Empty Nest…and No Photo Shoot

Believe me when I say, Dear Reader, I gave birth to them just ten years ago and now they are grown.  

Of course, that is not true.  The “kids” are now 21 and 19.  She moved straight from her college graduation into her own apartment.  He moved to college at the end of August.  It’s official. . .we are “empty nesters.”

With multiple students in my class with Covid since the beginning of school, we hardly go anywhere anymore, but when we do, people inquire, “How do you like being empty nesters?”

One inquisitive sweet soul earlier in the summer asked if we were going to do an “Empty Nester Photo Shoot.”  While never having heard of an “Empty Nester Photo Shoot,” I do like to think I can keep up with most conversations; however, I asked her to officially explain about an “Empty Nester Photo Shoot.”  

And she confirmed the details.  Multiple photos of my husband and I.  A chalkboard with “Empty Nesters” in our hands.  Multiple changes of outfits.  Multiple locations for the photos.  

Obviously, she doesn’t know my husband and I very well.  For one, my husband has been working from home since March 11, 2020. That feels like a long time to work from home.  His “summer work uniform” consists of two pairs of shorts and some ratty old t-shirts which I dutifully wash so he can keep switching them out.  His “winter work uniform” consists of two pairs of old man sweats and some ratty old t-shirts and sweatshirts, which I dutifully wash so he can keep switching them out.  Of course Covid has kept our social interaction to a minimum, so when he actually wears any other type of clothing I am shocked.  One time when he walked out of our bedroom in a collared shirt I had to ask the strange man in the house to please identify himself!  

Obviously, she doesn’t know my husband and I very well.  My husband prefers I call him “frugal,” but honey, this guy is an absolute cheapskate!  Now being married to a cheapskate works super-well when there are unexpected medical bills in life, or when college tuition bills are due, but a cheapskate doesn’t even exist in the same hemisphere as an “Empty Nester Photo Shoot.”  (We had a relative take all of our wedding pictures for free. I rest my case.)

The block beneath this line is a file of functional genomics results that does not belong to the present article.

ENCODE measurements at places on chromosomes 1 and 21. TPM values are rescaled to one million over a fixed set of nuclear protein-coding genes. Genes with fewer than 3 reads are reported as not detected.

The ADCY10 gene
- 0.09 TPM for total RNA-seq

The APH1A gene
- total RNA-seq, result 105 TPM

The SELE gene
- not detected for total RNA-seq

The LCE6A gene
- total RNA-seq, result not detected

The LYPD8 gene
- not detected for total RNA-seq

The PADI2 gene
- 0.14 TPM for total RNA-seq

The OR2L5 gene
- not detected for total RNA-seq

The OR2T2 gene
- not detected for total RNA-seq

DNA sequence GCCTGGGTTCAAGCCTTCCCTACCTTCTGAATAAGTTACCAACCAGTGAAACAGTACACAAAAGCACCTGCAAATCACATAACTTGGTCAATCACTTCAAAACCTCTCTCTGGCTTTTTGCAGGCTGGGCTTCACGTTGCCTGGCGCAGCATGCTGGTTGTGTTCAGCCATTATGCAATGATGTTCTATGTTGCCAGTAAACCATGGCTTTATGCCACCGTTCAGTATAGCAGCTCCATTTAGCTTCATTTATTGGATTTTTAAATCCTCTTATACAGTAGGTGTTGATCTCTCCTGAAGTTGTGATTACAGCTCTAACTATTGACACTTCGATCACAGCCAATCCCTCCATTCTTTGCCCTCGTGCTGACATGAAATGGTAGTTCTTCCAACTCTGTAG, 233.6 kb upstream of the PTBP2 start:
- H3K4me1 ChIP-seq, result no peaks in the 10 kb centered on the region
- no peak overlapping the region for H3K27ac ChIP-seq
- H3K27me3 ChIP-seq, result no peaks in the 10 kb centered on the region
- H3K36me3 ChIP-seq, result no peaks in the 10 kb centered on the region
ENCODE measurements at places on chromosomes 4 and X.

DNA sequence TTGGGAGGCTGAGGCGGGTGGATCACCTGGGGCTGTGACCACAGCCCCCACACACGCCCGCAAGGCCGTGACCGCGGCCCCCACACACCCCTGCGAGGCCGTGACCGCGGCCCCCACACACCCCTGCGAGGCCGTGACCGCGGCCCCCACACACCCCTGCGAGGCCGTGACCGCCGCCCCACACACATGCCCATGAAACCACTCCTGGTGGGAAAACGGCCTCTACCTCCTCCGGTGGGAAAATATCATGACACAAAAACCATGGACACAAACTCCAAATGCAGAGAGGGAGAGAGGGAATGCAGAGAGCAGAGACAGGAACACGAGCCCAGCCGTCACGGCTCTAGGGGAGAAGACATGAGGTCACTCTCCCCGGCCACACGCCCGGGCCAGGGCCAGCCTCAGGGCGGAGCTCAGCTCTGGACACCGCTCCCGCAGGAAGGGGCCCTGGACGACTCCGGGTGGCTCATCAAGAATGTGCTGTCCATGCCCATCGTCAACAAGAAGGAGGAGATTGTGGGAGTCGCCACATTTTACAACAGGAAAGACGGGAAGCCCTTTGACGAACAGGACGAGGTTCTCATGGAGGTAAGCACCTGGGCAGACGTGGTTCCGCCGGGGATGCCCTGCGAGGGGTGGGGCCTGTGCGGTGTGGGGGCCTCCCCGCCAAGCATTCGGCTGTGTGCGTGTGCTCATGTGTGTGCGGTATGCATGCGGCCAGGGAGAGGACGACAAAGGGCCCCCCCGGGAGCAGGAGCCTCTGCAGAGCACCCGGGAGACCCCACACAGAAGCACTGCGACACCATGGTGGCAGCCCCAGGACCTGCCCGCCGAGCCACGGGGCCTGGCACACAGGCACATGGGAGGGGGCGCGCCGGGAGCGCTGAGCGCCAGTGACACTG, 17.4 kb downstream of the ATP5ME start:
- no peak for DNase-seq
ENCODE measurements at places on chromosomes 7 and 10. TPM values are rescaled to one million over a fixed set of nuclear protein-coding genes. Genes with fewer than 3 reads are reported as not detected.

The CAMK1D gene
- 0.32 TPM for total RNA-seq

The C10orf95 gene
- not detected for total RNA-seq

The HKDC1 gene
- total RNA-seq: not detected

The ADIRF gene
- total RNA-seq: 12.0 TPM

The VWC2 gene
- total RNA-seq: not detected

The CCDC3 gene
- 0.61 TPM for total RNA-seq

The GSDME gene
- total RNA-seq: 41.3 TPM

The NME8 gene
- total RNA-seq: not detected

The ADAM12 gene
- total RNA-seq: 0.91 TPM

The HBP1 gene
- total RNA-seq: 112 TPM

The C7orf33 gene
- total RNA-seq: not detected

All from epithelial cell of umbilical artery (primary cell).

And I can only imagine the “terribly interesting” pictures Chad and I could display of our new life after our photo shoot:

  • Here’s a photo of me jumping up and down in the laundry room when I realize it’s been three days since I’ve had to do laundry.  (It’s never more than three days though–please see previous paragraph about my husband’s work uniforms.)
  • Here’s a photo of one of us forgetting something in another room and walking to the other room to retrieve it only partially dressed.  (Oops. . .those would be the “scandalous” photos from the shoot!)
  • Here’s a photo of us eating salad and fruit for dinner. . .again!
  • Here’s a photo of me heading to one bathroom and Chad heading to another simultaneously because, well, now we have full and immediate access to two bathrooms!
  • Here’s a photo of Chad standing and staring longingly into the pantry looking for snacks because now we hardly have any junk food in our house, and some weeks, brace yourself, Dear Reader, we don’t even need to go to the grocery store!
  • And here’s a photo of us sitting in the living room, me reading a book and Chad watching TV with the headphones on so I can read.  Do we know how to have a wild and crazy Friday night or what?

Oh, it’s different at our house, for sure, Dear Reader; however, I’m two for two on not crying when we left our kids at college.  They made it!  They are alive and we are alive and we got to see it!  I’m not sure, when my children were younger, they even knew some people didn’t leave home and live at college. They knew this was the expectation for them and by golly, they met our goal!  

My son has learned from his older sister.  (That second child always has an advantage.)  He makes sure to text every other day.  Sometimes. . .he even calls!  Texts and calls are always brief, but that’s OK.  I want him to live his new life and live it well.  And when my daughter and I connect, I find we talk about more and more adult topics.  She’s finding that being an adult takes work and suddenly, I’m looking pretty impressive in her eyes as she realizes how much work it took to save money, keep a house clean, and all the while, keep up with the never-ending laundry while raising children.    

This new season is different, for sure.  The first Saturday there was a school cross country meet and we weren’t attending it, it was incredibly weird, as that had been our life for a complete decade.  Yes, it’s different, but I think we are handling it well and enjoying some new patterns and routines.

But there will be no photo proof. . . .you’ll just have to take my word for it, Dear Reader.

Until the next Wednesday, the Lord allows.